2. industrial microgrid (Portugal, Maia): Further development of a vanadium redox flow battery and combination with a water-based supercapacitor, with the aim to increase the level of renewable energy source penetration in the energy mix, as well as the electric vehicle charging support.

3. pilot plant expansion (Pfinztal, Baden-Württemberg, Germany): Capacity expansion of a redox flow battery and combination with a supercapacitor (from the EU project HyFlow) and a wind turbine; this should enable multi-day energy storage and increase grid reliability.

About the SMHYLES project

The EU project SMHYLES is developing novel salt- and water-based hybrid energy storage systems on an industrial scale. SMHYLES started in January 2024 and will run until December 2027. The project is coordinated by the Fondazione Bruno Kessler, Centre for Sustainable Energy (Italy), and is being carried out in cooperation with 15 other partners from Germany, Italy, Portugal, Switzerland, Spain, the Czech Republic, and Tunisia. The EU is funding the project under the European Framework Programme for Research and Innovation "Horizon Europe" with around €6 million.  Around 630,000 euros of this budget will be allocated to Bavarian stakeholders. From Bavaria, Landshut University of Applied Sciences (Prof Pettinger, coordinator of the EU project HyFlow, a predecessor project to SMHYLES) and the Bavarian Research Alliance are participating in the project.

About the Bavarian Research Alliance (BayFOR) GmbH

During the application phase, BayFOR supported the coordinator and the consortium in the technical and content-related conceptualisation of the EU application, in the clarification of financial and administrative issues and in the formation of the consortium. BayFOR was also able to involve the coordinators of two previous EU projects (HyFlow and TwinVECTOR), which were also supported by BayFOR, in the consortium. As a funded partner in SMHYLES, BayFOR is responsible for communicating with the public and interested experts and for networking with other projects and partners.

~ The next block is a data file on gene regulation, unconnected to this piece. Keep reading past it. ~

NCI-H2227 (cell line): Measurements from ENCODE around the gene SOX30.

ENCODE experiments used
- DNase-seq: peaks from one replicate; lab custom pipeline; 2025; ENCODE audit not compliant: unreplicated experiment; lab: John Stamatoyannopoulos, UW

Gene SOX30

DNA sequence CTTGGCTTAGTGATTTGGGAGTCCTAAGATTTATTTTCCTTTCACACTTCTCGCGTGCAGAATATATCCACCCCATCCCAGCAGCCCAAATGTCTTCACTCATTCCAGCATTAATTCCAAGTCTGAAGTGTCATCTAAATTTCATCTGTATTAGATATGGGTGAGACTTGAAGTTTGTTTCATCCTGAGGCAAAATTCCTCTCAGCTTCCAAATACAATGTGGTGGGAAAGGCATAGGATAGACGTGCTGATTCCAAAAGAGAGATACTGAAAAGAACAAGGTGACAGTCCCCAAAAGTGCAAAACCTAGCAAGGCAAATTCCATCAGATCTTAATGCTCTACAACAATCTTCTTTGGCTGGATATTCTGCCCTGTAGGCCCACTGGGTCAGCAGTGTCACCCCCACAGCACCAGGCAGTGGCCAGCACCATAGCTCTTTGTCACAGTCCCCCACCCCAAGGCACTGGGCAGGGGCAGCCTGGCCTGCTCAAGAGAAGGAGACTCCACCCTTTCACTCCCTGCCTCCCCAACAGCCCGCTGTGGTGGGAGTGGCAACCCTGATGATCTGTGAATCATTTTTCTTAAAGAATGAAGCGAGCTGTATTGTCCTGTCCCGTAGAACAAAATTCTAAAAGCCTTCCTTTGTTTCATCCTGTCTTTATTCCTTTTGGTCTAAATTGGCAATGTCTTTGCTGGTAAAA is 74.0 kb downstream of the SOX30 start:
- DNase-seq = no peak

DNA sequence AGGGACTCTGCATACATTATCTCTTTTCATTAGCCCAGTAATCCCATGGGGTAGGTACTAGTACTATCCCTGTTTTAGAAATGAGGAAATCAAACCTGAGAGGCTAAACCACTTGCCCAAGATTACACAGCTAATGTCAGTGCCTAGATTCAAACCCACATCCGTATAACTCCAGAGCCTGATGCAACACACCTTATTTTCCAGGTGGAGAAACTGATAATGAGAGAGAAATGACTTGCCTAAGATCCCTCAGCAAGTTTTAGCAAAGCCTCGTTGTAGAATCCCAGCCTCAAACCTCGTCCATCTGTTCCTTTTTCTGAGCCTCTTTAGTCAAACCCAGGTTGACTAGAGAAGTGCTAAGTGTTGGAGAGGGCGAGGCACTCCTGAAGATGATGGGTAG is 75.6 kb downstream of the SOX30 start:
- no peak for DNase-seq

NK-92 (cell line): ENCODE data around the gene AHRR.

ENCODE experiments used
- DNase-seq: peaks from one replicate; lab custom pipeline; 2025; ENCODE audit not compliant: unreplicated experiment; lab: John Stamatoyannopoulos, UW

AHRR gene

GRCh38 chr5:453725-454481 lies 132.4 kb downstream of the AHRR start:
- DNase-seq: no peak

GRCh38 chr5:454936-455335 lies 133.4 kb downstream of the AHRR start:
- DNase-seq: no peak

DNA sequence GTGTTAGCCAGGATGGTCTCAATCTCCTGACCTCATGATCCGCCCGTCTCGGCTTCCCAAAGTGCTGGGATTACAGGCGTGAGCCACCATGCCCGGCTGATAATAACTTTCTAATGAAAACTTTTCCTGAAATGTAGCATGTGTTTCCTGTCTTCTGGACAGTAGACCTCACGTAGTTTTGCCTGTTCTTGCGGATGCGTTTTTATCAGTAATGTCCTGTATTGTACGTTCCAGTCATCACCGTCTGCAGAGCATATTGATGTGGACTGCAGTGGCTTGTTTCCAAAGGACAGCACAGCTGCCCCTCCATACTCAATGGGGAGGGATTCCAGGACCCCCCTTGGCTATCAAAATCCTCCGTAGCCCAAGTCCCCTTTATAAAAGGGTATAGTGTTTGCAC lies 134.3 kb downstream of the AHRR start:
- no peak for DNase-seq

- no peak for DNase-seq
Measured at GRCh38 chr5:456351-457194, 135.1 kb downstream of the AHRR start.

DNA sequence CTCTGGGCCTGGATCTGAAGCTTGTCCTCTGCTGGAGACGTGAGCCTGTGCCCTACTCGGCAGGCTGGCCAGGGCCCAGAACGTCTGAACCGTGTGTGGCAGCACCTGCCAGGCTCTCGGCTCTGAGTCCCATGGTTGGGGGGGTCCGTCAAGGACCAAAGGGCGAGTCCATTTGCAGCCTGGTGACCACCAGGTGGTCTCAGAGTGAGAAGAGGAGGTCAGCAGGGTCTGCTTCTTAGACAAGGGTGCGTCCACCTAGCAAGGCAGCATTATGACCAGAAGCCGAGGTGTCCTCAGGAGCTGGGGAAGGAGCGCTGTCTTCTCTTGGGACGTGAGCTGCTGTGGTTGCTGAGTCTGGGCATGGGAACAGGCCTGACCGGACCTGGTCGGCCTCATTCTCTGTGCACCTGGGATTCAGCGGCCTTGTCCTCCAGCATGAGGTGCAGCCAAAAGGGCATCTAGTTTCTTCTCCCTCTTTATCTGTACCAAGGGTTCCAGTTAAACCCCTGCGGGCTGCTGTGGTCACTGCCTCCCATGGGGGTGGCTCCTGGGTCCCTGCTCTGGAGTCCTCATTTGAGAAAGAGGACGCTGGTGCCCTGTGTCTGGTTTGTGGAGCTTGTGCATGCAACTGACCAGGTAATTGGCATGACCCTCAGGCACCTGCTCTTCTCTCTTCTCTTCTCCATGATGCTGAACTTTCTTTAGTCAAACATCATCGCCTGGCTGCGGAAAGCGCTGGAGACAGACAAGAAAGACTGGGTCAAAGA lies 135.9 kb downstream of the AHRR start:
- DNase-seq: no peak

The Bavarian Research Alliance, which is funded by the Bavarian State Ministry of Science and the Arts, advises and supports Bavarian stakeholders from science and industry (especially SMEs) in acquiring European funding for research, development and innovation. The focus lies on the EU's framework programme for research and innovation, Horizon Europe. BayFOR is a partner in the Enterprise Europe Network and the Bavarian Research and Innovation Agency.

SMHYLES profile

Project name: SMHYLES (Grant Agreement Nr.101138029) - Safe, sustainable and modular Hybrid systems for Long-duration Energy storage and grid Services
Duration: 01/2024 12/2027
Programme: Horizon Europe
Total EU funding amount: approx. EUR 6 million
Funding: European Union

Project coordination:

Fondazione Bruno Kessler, Centre for Sustainable Energy, Italy

Project partners:

Landshut University of Applied Sciences, Germany
Fraunhofer Institute for Chemical Technology ICT, Germany  
Bavarian Research Alliance, Germany
CIRCE, Spain
SCHMID Energy Systems GmbH, Germany
C2C-NewCap, Portugal
SONICK S.p.A., Italy
Capwatt, Portugal
Capwatt Services, Portugal
Graciolica Lda., Portugal
INESC TEC, Portugal
Tomas Bata University in Zlín, Czech Republic
INDRIVETEC AG, Switzerland
RINA Consulting, Italy
Comete Engineering International, Tunisia

Press contacts

Project coordinator:

Edoardo Gino Macchi
Head of Battery and Electrification Technologies Unit – BET
Centre for Sustainable Energy – SE
Fondazione Bruno Kessler - FBK
Phone: +39 0461 314 887

At BayFOR:

Dr Daniel Kießling
Scientific Officer  ICT | Engineering & Natural Sciences
Phone: +49 911 50715-920

MBA Gabriela Blumberger
Project Manager
Phone: +49 89 9901888-132

Emmanuelle Rouard
Head of Unit Public Relations
Phone: +49 89 9901888-111

Funded by the European Union. Views and opinions expressed are however those of the author(s) only and do not necessarily reflect those of the European Union or CINEA. Neither the European Union nor the granting authority can be held responsible for them.